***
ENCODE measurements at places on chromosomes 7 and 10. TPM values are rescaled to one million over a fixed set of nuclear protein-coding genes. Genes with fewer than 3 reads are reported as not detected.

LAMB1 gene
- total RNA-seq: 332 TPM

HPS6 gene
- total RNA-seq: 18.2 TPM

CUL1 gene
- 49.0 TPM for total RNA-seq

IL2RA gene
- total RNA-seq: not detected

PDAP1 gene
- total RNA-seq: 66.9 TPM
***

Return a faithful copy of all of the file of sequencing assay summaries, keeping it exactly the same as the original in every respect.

ENCODE measurements at places on chromosomes 7 and 10. TPM values are rescaled to one million over a fixed set of nuclear protein-coding genes. Genes with fewer than 3 reads are reported as not detected.

LAMB1 gene
- total RNA-seq: 332 TPM

HPS6 gene
- total RNA-seq: 18.2 TPM

CUL1 gene
- 49.0 TPM for total RNA-seq

IL2RA gene
- total RNA-seq: not detected

PDAP1 gene
- total RNA-seq: 66.9 TPM